Deeper, Wider Lockwood Folly Inlet could be the Answer to Shoaling, though More Costly

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Posted February 13, 2018

Dredging the Lockwood Folly Inlet channel wider and deeper might be more lasting, but it would come with a steep price tag—about $4.18-million per year.

A feasibility study presented to the Brunswick County Board of Commissioners on Monday outlined how changing what’s been done in the past to keep the channel open to navigation between Oak Island and Holden Beach might be warranted.

Ken Willson, consultant with APTIM environmental engineers, said it appears authorization could be obtained to dredge the channel to 14 feet deep and 190 feet wide under the plan. Current projects aim for a maximum 12-foot channel depth and 150-foot width.

It would qualify under the state’s shallow-draft navigation inlet dredging program with a shared cost–$2.75-million by the state and $1.38-million in local funds. Dredged sand could also be placed on area beaches to protect the strand against erosion, using the Weeks Marine dredge C.R. McCaskill.

The idea of dredging the channel deeper and wider may keep it from rapidly filling with shifting sand, which has been a problem in the past. However, the work may still just last for a year.

With the permit schedule deadlines and a rush to complete dredging before sea turtle nesting season begins, it’s something that cannot be achieved this year. It would be possible in 2019.

“I think something like this to maintain would have to be done annually,” said Willson. “It depends on what kind of storm season you come through. I think the idea of it lasting for a year is reasonable, depending on the weather. I know $4.13-million is a lot of money for anyone to spend, even with cost sharing, but you will be trying something different.”

Holden Beach officials are also exploring costs on what it would take to build a jetty or some type of more permanent structure to stabilize the inlet.

“I do like the idea of trying something different,” said District 3 commissioner Pat Sykes.

Commissioners instructed county manager Ann Hardy and staff to review the study, the estimates and report back to the board with her recommendations. Overall, commissioners were receptive to the report.

“There are so many different perspectives, so it’s something that we have to remain diligent with,” said District 2 commissioner Marty Cooke. “I fully support what you (Willson) are doing.”

Cooke said maintained dredging of the inlet is good for the environment, commercial fishermen and recreational boaters. Every dollar spent on inlet maintenance can be multiplied several times in the return of benefits to the community, he added.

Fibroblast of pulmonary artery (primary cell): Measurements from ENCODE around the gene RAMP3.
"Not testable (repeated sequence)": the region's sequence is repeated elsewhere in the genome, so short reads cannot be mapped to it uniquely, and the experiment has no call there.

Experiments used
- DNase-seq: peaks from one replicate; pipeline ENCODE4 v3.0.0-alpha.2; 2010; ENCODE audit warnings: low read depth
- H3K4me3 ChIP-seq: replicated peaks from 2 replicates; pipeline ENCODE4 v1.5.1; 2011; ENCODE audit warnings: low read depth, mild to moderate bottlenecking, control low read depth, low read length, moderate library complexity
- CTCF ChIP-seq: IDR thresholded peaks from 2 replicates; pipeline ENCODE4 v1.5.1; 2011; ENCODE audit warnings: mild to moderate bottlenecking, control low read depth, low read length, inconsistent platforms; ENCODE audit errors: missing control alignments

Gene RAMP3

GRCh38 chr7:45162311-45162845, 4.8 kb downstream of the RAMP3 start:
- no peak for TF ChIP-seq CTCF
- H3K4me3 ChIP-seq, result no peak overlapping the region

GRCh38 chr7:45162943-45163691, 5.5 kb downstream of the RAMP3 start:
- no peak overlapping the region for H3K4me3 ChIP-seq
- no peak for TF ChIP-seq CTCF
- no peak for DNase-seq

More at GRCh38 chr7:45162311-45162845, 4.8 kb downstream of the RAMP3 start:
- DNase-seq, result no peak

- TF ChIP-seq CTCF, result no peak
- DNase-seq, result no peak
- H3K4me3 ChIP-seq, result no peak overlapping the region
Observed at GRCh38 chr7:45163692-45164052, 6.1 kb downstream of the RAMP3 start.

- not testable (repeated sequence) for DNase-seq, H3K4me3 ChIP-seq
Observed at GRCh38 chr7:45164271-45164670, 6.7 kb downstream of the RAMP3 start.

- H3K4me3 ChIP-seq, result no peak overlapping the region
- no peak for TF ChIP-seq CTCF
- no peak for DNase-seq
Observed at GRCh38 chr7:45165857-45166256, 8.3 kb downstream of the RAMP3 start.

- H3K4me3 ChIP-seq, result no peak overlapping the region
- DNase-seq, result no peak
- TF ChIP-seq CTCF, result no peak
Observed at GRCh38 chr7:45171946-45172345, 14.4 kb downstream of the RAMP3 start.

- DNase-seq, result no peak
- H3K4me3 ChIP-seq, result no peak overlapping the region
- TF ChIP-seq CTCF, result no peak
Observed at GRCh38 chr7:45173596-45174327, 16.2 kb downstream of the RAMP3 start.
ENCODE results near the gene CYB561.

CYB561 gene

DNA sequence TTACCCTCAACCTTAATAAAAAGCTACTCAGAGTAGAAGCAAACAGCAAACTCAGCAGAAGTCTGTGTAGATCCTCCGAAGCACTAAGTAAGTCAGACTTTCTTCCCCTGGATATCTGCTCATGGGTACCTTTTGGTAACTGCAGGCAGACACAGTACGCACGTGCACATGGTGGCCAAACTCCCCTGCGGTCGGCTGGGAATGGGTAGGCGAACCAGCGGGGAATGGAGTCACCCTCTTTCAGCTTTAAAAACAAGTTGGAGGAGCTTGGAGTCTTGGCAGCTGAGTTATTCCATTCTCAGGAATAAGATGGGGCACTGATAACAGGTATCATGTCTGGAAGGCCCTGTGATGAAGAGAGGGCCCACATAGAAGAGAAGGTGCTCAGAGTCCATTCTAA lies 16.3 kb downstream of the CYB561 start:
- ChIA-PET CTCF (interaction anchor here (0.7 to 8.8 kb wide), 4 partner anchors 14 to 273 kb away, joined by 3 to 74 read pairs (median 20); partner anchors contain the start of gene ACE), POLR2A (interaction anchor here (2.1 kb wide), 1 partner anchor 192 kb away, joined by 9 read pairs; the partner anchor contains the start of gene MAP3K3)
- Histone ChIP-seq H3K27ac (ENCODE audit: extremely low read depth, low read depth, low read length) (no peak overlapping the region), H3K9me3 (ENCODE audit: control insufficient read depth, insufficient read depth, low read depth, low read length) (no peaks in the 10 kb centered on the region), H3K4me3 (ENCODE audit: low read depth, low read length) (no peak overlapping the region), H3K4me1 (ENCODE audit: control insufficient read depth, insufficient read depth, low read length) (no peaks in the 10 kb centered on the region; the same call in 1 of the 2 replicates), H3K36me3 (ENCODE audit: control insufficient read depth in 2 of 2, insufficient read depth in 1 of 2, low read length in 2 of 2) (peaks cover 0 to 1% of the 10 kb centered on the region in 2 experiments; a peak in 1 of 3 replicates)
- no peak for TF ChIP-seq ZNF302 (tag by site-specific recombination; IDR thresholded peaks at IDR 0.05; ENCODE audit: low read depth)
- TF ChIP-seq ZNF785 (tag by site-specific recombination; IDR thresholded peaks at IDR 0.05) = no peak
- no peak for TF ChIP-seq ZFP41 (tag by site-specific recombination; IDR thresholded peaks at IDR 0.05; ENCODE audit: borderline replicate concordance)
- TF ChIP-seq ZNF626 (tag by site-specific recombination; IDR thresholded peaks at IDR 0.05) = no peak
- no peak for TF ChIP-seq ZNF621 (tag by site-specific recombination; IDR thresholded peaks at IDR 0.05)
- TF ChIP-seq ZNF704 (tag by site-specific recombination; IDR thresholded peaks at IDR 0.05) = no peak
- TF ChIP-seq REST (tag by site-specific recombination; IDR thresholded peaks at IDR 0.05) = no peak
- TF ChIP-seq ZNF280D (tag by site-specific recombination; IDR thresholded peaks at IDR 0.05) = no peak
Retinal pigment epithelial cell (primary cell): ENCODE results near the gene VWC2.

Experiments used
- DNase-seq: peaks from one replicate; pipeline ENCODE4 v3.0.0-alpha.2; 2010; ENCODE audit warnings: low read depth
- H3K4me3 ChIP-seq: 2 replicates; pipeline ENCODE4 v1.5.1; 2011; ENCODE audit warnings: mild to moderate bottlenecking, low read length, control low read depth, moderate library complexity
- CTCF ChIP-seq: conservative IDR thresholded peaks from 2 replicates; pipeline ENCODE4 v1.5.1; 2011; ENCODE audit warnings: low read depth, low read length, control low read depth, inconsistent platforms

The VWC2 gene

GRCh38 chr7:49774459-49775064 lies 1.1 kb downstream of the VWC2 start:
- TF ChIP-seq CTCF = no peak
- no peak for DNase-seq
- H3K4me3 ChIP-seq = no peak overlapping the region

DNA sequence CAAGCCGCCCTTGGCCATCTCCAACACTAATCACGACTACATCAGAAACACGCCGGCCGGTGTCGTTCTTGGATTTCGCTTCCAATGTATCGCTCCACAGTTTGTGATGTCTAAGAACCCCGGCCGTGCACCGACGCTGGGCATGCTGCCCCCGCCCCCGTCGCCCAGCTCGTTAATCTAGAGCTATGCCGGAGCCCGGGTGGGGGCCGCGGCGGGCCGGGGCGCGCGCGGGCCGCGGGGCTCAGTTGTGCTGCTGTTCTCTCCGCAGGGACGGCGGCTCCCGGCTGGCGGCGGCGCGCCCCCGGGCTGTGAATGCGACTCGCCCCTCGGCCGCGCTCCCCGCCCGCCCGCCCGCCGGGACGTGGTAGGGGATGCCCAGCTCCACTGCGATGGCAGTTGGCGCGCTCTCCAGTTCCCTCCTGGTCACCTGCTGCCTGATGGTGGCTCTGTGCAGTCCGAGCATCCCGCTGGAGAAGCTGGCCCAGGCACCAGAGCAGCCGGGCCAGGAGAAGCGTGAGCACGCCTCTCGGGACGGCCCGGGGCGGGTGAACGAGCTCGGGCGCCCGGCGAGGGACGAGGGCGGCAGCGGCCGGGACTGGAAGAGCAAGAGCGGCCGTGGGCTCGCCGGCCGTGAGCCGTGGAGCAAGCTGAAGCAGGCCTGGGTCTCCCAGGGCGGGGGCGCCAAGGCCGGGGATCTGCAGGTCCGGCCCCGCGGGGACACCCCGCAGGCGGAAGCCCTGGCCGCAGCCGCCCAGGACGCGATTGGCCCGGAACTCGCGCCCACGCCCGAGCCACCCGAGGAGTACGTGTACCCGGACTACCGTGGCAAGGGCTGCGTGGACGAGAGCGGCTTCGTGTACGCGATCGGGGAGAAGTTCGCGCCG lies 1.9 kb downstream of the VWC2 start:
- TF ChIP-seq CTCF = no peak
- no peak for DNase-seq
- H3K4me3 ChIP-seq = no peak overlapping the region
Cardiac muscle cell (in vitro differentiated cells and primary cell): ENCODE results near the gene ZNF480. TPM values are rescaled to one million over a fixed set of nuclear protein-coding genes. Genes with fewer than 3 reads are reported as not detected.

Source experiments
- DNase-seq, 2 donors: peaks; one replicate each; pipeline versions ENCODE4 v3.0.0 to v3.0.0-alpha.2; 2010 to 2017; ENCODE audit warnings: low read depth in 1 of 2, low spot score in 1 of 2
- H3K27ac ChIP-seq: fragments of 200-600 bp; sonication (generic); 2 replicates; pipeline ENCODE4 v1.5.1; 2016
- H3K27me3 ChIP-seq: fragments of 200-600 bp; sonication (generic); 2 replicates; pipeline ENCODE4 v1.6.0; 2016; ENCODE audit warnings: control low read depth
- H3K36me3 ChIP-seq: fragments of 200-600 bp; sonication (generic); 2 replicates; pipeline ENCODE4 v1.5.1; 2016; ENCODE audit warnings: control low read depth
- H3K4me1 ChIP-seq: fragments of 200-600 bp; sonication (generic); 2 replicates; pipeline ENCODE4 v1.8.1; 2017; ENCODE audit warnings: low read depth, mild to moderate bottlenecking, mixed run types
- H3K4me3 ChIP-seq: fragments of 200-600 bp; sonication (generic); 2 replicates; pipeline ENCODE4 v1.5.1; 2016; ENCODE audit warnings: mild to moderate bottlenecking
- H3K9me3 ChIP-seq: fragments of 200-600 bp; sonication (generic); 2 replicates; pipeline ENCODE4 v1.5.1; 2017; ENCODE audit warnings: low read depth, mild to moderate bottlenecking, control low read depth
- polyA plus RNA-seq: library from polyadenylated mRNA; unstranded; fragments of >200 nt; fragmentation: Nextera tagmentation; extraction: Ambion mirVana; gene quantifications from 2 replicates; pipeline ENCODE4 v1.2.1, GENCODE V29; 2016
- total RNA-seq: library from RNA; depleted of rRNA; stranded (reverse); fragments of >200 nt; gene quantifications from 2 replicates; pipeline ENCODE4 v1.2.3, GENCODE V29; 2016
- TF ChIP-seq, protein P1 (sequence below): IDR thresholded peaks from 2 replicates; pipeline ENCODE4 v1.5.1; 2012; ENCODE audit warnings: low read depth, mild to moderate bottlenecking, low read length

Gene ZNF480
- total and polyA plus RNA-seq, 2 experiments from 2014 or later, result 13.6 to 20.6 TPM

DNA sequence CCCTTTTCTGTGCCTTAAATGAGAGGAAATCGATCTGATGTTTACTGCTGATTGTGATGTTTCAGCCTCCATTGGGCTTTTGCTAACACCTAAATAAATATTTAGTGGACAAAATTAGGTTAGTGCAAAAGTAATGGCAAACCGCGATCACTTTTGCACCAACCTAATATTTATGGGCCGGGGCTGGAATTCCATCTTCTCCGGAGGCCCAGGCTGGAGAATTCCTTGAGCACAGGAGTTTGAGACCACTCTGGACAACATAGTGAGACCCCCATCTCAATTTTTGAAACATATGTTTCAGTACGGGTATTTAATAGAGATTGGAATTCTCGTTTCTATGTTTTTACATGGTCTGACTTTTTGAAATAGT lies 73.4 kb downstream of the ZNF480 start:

Commissioners hired Coastal Planning and Engineering, which was acquired by APTIM, to study alternatives to dredging the inlet, which is maintained by the U.S. Army Corps of Engineers at a level of eight to 10 feet. However, permits can authorize projects to a depth of 12-plus-two feet, a total of 14 feet, in Lockwood Folly Inlet.

In December, the county authorized the transfer of $168,000 to the N.C. Division of Water Resources as the required local match for a project to dredge Lockwood Folly Inlet this winter. Half of that, or $84,000, will be reimbursed by the Town of Holden Beach.

The corps plans to dredge the channel 10 feet deep and 100 feet wide with work to be performed by the hopper dredge Currituck, so there will be nearshore placement of beach-quality sand for Holden Beach. The dredge is on a 14-day schedule with plans to pump 40,000 cubic yards of sand.

Widening the channel to 190 feet would require a major permit modification from the N.C. Division of Coastal Management and also trigger permit changes to increase the disposal area on Holden Beach. That can be achieved before next winter.

“The timing wasn’t going to work for this coming dredging season,” said Willson. “We knew that it wasn’t possible to obtain authorization for 2017-18, but it’s well within the possibility of the 2018-19 schedule.”

Willson said the “to-do list” includes conducting exploratory vibracores, or soil sediment tests, below the 14-foot inlet depth, to determine if the sand at that level is suitable for placement on area beaches. The county would also need to request from the state one month of relief from the dredge moratorium for work in April, submit a grant application to the state, pass a resolution from commissioners to support the project and execute a local government agreement with towns on cost-sharing formulas.

“You guys are well aware that this is a constant effort,” said Willson. “Eventually, Oak Island is working on some permits where they could get some of the sand.”

Commissioners have written a letter of support for Oak Island to the corps of engineers, requesting the town become party to the SDI-5 permit that authorizes navigation channel dredging and sand placement from shallow-draft inlets between Bogue Inlet and South Carolina state line. It would allow sharing of sand from Lockwood Folly Inlet between Oak Island and Holden Beach on an equitable basis.

Capt. Cane Faircloth, president of the Lockwood Folly Inlet Association, told commissioners Monday he has seen some very successful dredging operations in the area this past year.

“We hope you keep your foot on the gas,” said Faircloth. “We still have a ways to go. The environment is in better shape today with dredging of the Lockwood Folly. I feel we have saved some lives.”